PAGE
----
CHENNAI: Folk art enthusiasts from Madurai may fondly remember ‘Rukmini’, a legendary villupaatu (bow song) performer who stopped public performance 25 years ago. Villupaatu enthusiasts from Tenkasi also speak of a trend-setting ‘Poomani’ who had stopped playing around the same time as Rukmini. Now, if they take one look at 80-year-old Poongani twirling the kattai in her inimitable style, they’d know they are all the same person.
CE had a chat with Poongani who was in the city to participate in the Visual and Theatre Communication Festival at the University of Madras. She was seated in the front row, and was seen laughing and clapping with child-like enthusiasm as the students staged a play, Karuvadu. “It has been more than 20 years since I played and I don’t have the energy anymore. I’m here today only because of Prof Ravindran (HoD of Journalism and Communication),” she said in Tamil with a faint Malayalam accent. Poongani was born in Kottaram, Kanniyakumari, to a father who sold pathaneer (an unfermented beverage from palmyra trees), and a mother who sold karupatti vellam (palm jaggery). She began learning Villupaatu from Veda Manickam Pulavar when she was 11, when he came home to teach her brother. Her admirers claim that she was only the second woman exponent to have made it this far. “It was only after seeing her play that the girls in our village were inspired to learn the art,” said 75-year-old T Muthusamy, who is also a Villupaatu exponent.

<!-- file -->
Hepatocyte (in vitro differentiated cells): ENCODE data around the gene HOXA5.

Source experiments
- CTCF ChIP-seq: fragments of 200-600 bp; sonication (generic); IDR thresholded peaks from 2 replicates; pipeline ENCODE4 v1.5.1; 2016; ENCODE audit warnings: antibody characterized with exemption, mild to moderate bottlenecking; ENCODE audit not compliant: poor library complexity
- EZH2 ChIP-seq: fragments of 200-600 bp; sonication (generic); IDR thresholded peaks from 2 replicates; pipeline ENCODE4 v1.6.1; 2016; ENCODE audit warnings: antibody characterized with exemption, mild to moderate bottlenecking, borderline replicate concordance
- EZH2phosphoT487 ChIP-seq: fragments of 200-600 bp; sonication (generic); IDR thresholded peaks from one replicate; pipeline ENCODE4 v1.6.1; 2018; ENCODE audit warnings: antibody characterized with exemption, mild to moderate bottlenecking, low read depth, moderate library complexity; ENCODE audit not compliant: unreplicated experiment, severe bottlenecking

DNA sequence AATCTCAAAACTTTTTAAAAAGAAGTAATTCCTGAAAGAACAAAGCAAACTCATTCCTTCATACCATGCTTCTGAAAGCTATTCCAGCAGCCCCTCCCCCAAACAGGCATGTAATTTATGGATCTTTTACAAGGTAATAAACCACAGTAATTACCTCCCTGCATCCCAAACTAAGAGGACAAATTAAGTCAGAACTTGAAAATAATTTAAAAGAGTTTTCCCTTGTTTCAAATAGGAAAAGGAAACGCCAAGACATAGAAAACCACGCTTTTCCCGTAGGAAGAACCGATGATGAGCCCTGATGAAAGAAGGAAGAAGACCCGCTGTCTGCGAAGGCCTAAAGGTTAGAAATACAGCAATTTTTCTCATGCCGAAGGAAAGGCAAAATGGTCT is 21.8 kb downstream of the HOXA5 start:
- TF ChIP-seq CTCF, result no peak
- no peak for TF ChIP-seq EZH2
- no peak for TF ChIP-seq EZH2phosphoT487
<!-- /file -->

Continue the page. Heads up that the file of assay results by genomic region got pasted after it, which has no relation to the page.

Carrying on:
When her name was announced, Poongani climbed the stage with a four-legged walker. But as she sat on the stool, pulled her hair back and inspected the mike, she struck the bow with the energy of a 20-year-old, singing the legend of Sudalaimadan, the son of Shiva and Parvathy, who loved meat. When it was not striking the bow, the kattai would twirl like a dancer, held high in her arms. The song flowed for 90 minutes, and the kattai twirled and struck like it had never stopped in 20 years.
When Ravindran and his colleagues were informed that she did not receive the Kalaimamani Award, they decided to present her with the Om Muthu Mari Award instead. “When I visited her in January to give her the award, I was shocked. She’s one of the State’s biggest assets and she was lying on a broken cot,” he rued.
After her husband died (he used to play the kudam in the troupe where she was the exponent), she has been living alone. She has no children. Her only income is `1,000 she gets each month under the government’s destitute assistance schemes. “This could be her last public performance; she might not want to go through the strain again once she goes back home,” he avered.